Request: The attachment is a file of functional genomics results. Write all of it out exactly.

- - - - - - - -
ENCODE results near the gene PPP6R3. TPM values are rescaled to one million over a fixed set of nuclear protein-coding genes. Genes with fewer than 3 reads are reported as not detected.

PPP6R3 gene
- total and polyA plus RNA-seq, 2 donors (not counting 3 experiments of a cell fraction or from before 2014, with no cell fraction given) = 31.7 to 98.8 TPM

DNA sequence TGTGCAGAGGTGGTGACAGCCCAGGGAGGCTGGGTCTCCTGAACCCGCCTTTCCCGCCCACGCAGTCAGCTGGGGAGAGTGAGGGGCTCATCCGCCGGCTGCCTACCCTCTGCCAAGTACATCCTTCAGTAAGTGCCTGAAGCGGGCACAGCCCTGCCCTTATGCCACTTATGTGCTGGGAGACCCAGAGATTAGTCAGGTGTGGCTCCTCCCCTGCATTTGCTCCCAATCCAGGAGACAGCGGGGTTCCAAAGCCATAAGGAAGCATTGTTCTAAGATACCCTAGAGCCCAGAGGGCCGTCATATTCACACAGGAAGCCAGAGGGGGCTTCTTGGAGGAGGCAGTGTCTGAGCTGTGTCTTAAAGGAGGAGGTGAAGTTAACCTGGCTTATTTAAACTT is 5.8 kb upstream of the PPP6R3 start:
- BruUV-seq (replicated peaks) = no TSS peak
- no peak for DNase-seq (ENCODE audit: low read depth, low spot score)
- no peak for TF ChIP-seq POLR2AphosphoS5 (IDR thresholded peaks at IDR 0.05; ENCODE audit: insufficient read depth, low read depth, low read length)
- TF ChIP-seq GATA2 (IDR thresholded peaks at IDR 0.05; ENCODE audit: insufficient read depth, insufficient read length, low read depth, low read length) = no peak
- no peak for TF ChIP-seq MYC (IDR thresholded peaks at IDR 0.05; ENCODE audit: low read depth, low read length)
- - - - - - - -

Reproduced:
ENCODE results near the gene PPP6R3. TPM values are rescaled to one million over a fixed set of nuclear protein-coding genes. Genes with fewer than 3 reads are reported as not detected.

PPP6R3 gene
- total and polyA plus RNA-seq, 2 donors (not counting 3 experiments of a cell fraction or from before 2014, with no cell fraction given) = 31.7 to 98.8 TPM

DNA sequence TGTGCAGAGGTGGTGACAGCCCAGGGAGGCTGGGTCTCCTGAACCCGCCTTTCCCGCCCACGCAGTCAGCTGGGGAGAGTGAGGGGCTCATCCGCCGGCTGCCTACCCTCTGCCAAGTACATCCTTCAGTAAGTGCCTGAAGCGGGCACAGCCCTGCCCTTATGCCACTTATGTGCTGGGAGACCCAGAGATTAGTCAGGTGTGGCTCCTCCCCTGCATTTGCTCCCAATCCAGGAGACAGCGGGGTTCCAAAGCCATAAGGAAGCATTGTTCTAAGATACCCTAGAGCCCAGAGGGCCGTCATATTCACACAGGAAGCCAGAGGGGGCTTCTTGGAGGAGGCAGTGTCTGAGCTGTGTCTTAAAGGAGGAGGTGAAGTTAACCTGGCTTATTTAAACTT is 5.8 kb upstream of the PPP6R3 start:
- BruUV-seq (replicated peaks) = no TSS peak
- no peak for DNase-seq (ENCODE audit: low read depth, low spot score)
- no peak for TF ChIP-seq POLR2AphosphoS5 (IDR thresholded peaks at IDR 0.05; ENCODE audit: insufficient read depth, low read depth, low read length)
- TF ChIP-seq GATA2 (IDR thresholded peaks at IDR 0.05; ENCODE audit: insufficient read depth, insufficient read length, low read depth, low read length) = no peak
- no peak for TF ChIP-seq MYC (IDR thresholded peaks at IDR 0.05; ENCODE audit: low read depth, low read length)